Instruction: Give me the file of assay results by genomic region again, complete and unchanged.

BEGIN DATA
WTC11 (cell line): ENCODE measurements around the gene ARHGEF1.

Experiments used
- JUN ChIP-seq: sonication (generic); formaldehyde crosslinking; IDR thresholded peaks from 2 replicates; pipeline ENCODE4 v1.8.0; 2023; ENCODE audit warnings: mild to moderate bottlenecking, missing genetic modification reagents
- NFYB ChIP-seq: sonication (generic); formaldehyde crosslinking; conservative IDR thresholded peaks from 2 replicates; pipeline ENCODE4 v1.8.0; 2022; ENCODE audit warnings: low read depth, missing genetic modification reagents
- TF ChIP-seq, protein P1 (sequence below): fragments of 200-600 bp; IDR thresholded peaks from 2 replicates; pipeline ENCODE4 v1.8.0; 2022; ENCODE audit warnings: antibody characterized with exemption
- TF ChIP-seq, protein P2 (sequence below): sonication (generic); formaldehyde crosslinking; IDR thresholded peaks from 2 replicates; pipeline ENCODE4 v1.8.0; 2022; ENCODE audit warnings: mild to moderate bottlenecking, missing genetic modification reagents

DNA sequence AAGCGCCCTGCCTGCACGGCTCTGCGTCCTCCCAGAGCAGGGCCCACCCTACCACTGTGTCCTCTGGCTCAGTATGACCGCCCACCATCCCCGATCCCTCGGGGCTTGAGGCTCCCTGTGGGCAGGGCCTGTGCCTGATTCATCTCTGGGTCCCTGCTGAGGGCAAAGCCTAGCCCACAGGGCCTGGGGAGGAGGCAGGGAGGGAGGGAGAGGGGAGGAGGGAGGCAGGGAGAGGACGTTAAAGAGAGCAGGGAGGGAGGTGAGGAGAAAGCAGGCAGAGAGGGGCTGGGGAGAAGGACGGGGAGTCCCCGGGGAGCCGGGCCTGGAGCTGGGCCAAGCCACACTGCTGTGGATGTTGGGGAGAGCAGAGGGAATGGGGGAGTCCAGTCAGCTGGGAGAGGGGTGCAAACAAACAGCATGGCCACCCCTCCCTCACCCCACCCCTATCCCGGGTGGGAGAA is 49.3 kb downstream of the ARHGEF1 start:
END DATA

WTC11 (cell line): ENCODE measurements around the gene ARHGEF1.

Experiments used
- JUN ChIP-seq: sonication (generic); formaldehyde crosslinking; IDR thresholded peaks from 2 replicates; pipeline ENCODE4 v1.8.0; 2023; ENCODE audit warnings: mild to moderate bottlenecking, missing genetic modification reagents
- NFYB ChIP-seq: sonication (generic); formaldehyde crosslinking; conservative IDR thresholded peaks from 2 replicates; pipeline ENCODE4 v1.8.0; 2022; ENCODE audit warnings: low read depth, missing genetic modification reagents
- TF ChIP-seq, protein P1 (sequence below): fragments of 200-600 bp; IDR thresholded peaks from 2 replicates; pipeline ENCODE4 v1.8.0; 2022; ENCODE audit warnings: antibody characterized with exemption
- TF ChIP-seq, protein P2 (sequence below): sonication (generic); formaldehyde crosslinking; IDR thresholded peaks from 2 replicates; pipeline ENCODE4 v1.8.0; 2022; ENCODE audit warnings: mild to moderate bottlenecking, missing genetic modification reagents

DNA sequence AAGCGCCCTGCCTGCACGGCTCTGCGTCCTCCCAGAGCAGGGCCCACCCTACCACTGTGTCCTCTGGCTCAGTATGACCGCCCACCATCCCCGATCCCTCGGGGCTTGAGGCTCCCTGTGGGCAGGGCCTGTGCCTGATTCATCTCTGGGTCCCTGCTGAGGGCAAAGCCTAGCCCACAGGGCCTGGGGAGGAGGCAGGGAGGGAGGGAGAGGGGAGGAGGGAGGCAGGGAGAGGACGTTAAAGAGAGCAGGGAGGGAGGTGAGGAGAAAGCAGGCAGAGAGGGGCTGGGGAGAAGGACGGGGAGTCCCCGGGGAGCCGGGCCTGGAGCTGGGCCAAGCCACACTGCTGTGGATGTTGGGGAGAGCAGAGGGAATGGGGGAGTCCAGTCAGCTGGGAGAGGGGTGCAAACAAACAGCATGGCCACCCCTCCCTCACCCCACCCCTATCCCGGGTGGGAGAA is 49.3 kb downstream of the ARHGEF1 start: